Is it big? Yes. Is it bold? Yes. And we can get it done.
Fact Check: these are all true.
At the Carpenters Pittsburgh Training Center, President Biden formally announced his $2 trillion plus “American Jobs Plan” (AJP) targeted at increasing growth in jobs for the US economy. This is not merely an infrastructure plan, but truly a wide ranging spending plan covering a gamut of goodies areas outside of roads, bridges and tunnels. Candidate Biden proposed many of these during the campaign and is following through on those promises. Unlike the stimulus plans passed over the last year, this spending plan has tax hikes to help pay for some of the outlays. Keep in mind, there will be another spending plan shortly on healthcare/human infrastructure and it will likely be similar in size. What follows is a brief look at the proposals.
Let’s start with the tax hike. Under the Tax Cuts and Jobs Act (TCJA), the corporate tax rate was cut from 35% to 21%. Remember, this is the corporate tax rate not the passthrough tax rate for LLCs and Subchapter S entities which flow to individual tax rates. Also, under TCJA, many deductions and offsets were eliminated to make the tax code more efficient and giving the actual tax a bigger bite. The goal of the TCJA was to make the US more competitive with foreign corporate tax rates around the world.
Currently, the US corporate combined federal and state tax rate is 25.8% according to the Tax Foundation and the graph above shows where we are right now compared to the rest of the world.
Biden’s plan is to raise the corporate tax rate to 28% and create a combined (federal and state) average of 32.4%, making the US uncompetitive again.
There are other provisions under the AJP like a 15% minimum tax on book income of large corporations and making it more difficult for US companies to invert, but raising the overall tax rate will have the biggest impact.
Before we get to the actual spending, let’s do a quick timeline on this plan. This is a spending and tax plan subject to Congressional reconciliation rules, meaning it can pass with only 51 votes in the Senate. But all Democrats will need to be onboard with no Manchin of Sinema holdouts. Expect Biden to provide a full-budget by May, Congress to pass budget resolution by end of May, and House-Senate reconciliation done by mid-September.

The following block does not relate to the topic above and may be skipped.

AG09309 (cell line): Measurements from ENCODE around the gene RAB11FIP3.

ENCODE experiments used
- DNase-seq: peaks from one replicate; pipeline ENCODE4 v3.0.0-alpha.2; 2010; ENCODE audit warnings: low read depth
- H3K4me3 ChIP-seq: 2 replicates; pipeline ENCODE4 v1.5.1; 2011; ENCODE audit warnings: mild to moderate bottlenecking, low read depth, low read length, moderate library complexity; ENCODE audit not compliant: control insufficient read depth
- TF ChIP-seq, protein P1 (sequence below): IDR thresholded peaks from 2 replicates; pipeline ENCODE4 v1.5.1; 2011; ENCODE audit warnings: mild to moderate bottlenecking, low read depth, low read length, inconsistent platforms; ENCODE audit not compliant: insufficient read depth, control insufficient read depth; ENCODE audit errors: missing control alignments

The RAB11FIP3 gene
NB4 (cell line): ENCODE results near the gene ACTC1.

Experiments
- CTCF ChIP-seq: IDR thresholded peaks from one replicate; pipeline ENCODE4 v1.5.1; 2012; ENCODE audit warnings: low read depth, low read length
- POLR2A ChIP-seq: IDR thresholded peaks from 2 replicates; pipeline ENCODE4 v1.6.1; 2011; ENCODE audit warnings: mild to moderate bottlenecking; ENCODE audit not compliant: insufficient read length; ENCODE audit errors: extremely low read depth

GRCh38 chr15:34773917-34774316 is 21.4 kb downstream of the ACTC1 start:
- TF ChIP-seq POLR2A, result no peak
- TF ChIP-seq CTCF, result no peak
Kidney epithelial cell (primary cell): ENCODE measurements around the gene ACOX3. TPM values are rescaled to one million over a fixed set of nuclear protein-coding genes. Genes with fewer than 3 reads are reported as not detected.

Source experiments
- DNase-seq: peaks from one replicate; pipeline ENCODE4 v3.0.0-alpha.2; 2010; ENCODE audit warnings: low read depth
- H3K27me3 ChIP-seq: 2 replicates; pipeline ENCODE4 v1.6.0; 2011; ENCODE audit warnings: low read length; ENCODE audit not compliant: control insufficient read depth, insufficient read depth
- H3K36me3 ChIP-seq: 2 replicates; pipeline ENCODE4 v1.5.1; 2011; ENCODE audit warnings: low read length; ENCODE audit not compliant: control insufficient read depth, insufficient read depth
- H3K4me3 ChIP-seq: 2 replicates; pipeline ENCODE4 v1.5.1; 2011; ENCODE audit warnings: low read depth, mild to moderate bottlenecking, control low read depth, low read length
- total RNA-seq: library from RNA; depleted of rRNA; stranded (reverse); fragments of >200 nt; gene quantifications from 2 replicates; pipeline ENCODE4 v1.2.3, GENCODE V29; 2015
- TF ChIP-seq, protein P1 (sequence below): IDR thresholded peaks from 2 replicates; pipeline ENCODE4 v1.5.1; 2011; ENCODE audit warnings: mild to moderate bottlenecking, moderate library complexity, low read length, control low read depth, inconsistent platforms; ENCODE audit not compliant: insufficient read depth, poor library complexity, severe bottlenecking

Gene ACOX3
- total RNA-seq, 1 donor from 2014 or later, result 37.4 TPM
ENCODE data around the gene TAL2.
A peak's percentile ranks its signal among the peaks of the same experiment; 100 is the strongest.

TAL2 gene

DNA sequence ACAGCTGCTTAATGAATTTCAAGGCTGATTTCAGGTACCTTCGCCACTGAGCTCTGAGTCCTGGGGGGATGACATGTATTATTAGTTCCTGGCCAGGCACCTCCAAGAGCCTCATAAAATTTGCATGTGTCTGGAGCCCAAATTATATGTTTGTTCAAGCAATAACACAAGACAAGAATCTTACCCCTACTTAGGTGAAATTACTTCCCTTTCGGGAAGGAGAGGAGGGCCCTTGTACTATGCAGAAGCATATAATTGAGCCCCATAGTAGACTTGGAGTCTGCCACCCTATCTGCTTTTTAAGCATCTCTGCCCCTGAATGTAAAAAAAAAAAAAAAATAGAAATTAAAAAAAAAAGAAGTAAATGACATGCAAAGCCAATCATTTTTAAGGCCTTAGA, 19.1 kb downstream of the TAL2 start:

The spending is large, and the lobbying will be fierce. Below are the big numbers and where the money flows.
Total of $620B for surface transportation like highways, rail and roads.
$85B would go toward mass-transit systems
$80B is set aside for addressing Amtrak’s repair backlog
$25B on airports
$17B on ports, waterways and ferries
$111B replacing all the lead pipes in the US
$100B expand broadband internet access with a focus on rural areas
$174B in electric vehicles (EVs) incentives for consumers, charging stations, shift federal fleet (Post Office) and mandate federal buildings only use clean energy sources
$100B for the electrical grid and a national electricity standard for carbon-free power by 2035
$200B for housing to build/retrofit 1M homes for energy efficiency
$40B for existing public housing
Healthcare and Education
$400B for expanded healthcare access for elderly and disabled people
$100B workforce development programs
$100B upgrades for existing and building new public schools
Manufacturing plus R&D
$180B funding for research and development ranging from semiconductors to advanced computing with a target to fight climate change
$300B mitigate damage from future pandemics, increase production of semiconductors and encourage/support domestic manufacturers
If you just said WOW…
The AJP is a sprawling proposal which spends federal tax dollars across a wide swath of the economy. As readers of our research, no one should be surprised at the size, scope and targets of this spending/tax increases. We live in extraordinary times for US government spending. The four stimulus bills created over $12T worth of fire power for the US economy. This spending plus the vaccines/reopening will likely create 2021 GDP growth near 6.5% for the entire year. The Biden AJP attempts to address what will happen when that stimulus begins to rundown and the economy slows to a 2.5–3.0% trend rate.
Remember, this flow of federal dollars will begin in 2022, just in time for the midterm elections.